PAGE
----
Here, have some Double-Filled Halloween.




It's one of the larger towns we've done - 117K souls. The Wikipedia entry sounds like it was done by local boosters, calling it "a tourist destination." Paris, watch your back. It also notes it's been featured in film and television: "The Daily Show has featured Evansville in two episodes. The first featured a story about comedian Carrot Top's reopening of the historic Victory Theatre. "

TPC, aka The Phone Company, built a lot of these bunkers around the country. Some were better than others.

The only thing worse than a Brutalist building is a windowless Brutalist building. I guess there’s lots of stuff in there that needs cooling, and windows would screw it up, but these were deadly.



Add the lovely sight of the old building on the corner, stripped and bricked, and you have to wonder once again why people thought the mall was more pleasant.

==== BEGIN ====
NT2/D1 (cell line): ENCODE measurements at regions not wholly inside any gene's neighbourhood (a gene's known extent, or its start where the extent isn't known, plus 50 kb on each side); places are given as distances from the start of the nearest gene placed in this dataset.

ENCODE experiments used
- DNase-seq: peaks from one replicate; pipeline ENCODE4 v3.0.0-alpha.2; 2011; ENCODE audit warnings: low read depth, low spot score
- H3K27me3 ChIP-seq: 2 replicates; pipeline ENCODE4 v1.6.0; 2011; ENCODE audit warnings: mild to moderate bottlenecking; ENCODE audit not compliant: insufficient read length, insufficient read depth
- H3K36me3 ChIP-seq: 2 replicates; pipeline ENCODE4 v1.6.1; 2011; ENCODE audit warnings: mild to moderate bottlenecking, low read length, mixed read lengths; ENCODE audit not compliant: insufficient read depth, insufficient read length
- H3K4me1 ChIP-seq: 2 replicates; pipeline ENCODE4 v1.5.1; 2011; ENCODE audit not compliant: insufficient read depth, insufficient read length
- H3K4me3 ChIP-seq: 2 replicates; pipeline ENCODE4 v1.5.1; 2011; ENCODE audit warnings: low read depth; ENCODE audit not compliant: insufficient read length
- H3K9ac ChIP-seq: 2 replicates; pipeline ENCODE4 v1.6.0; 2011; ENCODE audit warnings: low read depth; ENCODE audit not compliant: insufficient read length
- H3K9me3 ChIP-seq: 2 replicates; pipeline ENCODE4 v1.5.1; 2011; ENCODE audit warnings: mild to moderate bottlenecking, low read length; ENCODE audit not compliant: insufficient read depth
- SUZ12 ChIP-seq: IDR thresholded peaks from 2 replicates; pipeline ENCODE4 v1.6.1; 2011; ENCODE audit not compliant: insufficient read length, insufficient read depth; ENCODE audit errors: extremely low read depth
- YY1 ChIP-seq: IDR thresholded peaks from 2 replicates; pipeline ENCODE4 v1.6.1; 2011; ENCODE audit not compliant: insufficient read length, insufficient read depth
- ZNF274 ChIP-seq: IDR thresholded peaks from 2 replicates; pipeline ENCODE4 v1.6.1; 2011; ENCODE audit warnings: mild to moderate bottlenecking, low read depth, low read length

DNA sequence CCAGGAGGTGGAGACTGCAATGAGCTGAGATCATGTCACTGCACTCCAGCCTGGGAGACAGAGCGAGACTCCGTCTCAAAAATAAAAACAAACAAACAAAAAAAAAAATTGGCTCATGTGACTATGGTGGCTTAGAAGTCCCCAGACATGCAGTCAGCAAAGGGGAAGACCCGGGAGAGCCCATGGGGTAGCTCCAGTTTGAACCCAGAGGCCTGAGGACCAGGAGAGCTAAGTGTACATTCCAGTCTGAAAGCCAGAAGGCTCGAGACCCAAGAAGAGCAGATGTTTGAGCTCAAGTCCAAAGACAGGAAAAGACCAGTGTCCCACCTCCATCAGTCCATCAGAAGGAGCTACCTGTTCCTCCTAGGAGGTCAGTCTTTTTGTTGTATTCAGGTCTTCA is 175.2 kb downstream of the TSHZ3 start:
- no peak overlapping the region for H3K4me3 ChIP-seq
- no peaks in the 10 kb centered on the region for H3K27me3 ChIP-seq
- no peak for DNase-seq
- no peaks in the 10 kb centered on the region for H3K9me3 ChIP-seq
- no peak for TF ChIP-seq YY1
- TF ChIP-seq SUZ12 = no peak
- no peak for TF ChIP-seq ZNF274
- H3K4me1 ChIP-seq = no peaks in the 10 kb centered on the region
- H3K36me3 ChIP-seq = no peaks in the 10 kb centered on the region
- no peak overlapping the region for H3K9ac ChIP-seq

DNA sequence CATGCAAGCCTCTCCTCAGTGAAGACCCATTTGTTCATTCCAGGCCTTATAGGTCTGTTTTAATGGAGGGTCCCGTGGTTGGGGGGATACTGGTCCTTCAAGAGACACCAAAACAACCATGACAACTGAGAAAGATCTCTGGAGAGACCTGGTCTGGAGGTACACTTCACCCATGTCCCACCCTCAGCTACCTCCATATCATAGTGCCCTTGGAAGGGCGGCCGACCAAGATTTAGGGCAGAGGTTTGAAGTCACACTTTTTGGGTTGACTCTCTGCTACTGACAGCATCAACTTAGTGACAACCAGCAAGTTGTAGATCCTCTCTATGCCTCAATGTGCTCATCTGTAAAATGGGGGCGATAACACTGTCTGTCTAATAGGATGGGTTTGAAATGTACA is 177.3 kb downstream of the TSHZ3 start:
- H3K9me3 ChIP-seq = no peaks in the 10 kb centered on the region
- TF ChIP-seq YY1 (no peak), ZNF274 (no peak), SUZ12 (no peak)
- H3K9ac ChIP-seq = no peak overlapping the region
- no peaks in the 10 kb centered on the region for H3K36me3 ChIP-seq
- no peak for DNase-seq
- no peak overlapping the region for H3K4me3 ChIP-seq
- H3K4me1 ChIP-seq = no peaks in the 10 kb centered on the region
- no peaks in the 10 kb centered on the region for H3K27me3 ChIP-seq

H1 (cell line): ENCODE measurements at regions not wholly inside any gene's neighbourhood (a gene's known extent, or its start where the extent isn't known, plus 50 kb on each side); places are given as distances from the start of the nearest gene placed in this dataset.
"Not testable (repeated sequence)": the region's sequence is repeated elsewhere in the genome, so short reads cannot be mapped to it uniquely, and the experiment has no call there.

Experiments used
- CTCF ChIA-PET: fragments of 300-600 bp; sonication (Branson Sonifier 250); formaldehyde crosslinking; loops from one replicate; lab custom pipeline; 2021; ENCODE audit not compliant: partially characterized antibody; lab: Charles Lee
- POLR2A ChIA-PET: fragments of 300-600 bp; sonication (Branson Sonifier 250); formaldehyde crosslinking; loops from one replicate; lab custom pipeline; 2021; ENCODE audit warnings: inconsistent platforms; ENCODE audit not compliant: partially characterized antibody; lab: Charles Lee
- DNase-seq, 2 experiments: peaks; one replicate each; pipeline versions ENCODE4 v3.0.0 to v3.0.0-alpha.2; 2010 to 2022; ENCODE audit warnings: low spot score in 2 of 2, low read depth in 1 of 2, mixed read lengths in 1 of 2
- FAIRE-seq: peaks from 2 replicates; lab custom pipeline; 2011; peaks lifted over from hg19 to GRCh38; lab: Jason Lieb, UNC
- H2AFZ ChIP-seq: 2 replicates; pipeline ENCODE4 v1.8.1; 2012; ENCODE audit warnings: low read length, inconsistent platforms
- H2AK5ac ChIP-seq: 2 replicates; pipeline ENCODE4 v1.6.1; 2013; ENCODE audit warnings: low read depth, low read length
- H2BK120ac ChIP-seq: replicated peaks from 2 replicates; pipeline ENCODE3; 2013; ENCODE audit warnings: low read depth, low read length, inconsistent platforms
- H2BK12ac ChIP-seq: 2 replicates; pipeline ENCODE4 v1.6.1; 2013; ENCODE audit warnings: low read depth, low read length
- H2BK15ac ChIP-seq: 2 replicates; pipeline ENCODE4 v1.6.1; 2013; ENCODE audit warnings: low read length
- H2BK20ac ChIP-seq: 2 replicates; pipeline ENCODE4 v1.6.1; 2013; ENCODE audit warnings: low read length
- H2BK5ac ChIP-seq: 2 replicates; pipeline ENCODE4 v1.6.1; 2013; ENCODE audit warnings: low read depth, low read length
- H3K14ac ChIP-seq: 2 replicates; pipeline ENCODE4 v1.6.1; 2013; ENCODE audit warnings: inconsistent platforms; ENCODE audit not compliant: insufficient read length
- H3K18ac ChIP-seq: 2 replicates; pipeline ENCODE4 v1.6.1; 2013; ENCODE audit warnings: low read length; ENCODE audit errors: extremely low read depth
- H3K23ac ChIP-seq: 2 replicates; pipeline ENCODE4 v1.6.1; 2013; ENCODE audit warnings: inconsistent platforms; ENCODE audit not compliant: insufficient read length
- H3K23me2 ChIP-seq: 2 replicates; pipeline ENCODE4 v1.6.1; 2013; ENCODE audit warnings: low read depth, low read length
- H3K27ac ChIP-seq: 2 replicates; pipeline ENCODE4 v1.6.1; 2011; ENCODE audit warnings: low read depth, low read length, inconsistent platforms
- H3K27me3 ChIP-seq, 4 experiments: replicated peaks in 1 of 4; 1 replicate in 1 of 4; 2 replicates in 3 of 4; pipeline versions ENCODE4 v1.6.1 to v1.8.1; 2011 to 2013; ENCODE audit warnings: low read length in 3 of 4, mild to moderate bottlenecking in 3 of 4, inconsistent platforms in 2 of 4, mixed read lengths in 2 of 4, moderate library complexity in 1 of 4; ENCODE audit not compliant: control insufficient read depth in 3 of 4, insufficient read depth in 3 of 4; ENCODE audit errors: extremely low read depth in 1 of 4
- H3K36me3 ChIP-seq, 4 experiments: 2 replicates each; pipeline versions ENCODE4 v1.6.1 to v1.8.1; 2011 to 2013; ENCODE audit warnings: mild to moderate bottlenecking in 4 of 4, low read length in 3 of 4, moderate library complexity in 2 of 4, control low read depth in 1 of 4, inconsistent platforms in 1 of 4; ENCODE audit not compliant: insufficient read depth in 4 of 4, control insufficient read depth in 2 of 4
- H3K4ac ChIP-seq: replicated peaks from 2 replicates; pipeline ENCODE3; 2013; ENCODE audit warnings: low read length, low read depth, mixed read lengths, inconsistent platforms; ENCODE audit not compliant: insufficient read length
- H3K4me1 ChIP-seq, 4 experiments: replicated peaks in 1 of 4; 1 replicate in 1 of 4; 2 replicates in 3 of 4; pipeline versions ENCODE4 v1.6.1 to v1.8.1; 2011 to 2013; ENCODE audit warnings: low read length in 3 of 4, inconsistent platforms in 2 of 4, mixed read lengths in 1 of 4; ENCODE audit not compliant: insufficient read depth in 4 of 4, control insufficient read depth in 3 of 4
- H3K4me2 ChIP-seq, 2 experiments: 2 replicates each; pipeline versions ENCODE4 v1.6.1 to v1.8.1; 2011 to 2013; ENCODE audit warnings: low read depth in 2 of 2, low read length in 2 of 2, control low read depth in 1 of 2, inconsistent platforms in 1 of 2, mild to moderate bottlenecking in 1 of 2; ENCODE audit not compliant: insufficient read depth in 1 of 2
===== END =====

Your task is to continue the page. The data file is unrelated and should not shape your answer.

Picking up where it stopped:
An 80-year-old rich guy and his 50-something Botoxed 3rd wife:



The Romanesque building on the left is quite handsome. I wonder about the one on the right - probably a post-war facadectomy, with nice thin brick on the ground floor for a modern look.

So of course they fix the thin white brick with vertical slats of wood.


Never put a suburban office park downtown. Just don’t.




If you ask yourself, would this look at home in a suburb, and think “Yes! So it will help revitalize downtown,” it won’t. It’ll just break the streamline.

That said, it has a certain crisp appeal.


L. E. Long would not be happy about this:



Miserable rehab, but things are looking up. From a may 2017 story:

The L.E. Long building at 18 and 20 NW Sixth St. currently has two business on its ground floor: Psychic Readings and attorney David Shaw's office. Brothers Danny and Kevin Fulton, who bought the property recently, are pursuing a  new tenant, possibly a restaurant

Shaw is moving out at the end of June, but it is possible Psychic Readings could stay put.

The story says downtown is blossoming, so a lot of what you’re seeing here could change, or could have already changed.